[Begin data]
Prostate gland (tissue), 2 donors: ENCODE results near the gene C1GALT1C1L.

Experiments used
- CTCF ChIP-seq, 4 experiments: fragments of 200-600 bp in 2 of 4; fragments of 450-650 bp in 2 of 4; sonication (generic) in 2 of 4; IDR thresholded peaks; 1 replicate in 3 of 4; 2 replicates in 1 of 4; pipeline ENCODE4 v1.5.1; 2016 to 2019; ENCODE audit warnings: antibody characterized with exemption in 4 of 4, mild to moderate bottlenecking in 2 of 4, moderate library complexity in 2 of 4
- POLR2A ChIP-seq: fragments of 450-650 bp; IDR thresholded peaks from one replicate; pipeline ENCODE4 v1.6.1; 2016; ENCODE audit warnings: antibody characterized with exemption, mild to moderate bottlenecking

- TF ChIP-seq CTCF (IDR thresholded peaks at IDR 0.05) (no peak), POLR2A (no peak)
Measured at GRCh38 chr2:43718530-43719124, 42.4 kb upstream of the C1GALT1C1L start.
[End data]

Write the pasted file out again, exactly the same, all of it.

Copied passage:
Prostate gland (tissue), 2 donors: ENCODE results near the gene C1GALT1C1L.

Experiments used
- CTCF ChIP-seq, 4 experiments: fragments of 200-600 bp in 2 of 4; fragments of 450-650 bp in 2 of 4; sonication (generic) in 2 of 4; IDR thresholded peaks; 1 replicate in 3 of 4; 2 replicates in 1 of 4; pipeline ENCODE4 v1.5.1; 2016 to 2019; ENCODE audit warnings: antibody characterized with exemption in 4 of 4, mild to moderate bottlenecking in 2 of 4, moderate library complexity in 2 of 4
- POLR2A ChIP-seq: fragments of 450-650 bp; IDR thresholded peaks from one replicate; pipeline ENCODE4 v1.6.1; 2016; ENCODE audit warnings: antibody characterized with exemption, mild to moderate bottlenecking

- TF ChIP-seq CTCF (IDR thresholded peaks at IDR 0.05) (no peak), POLR2A (no peak)
Measured at GRCh38 chr2:43718530-43719124, 42.4 kb upstream of the C1GALT1C1L start.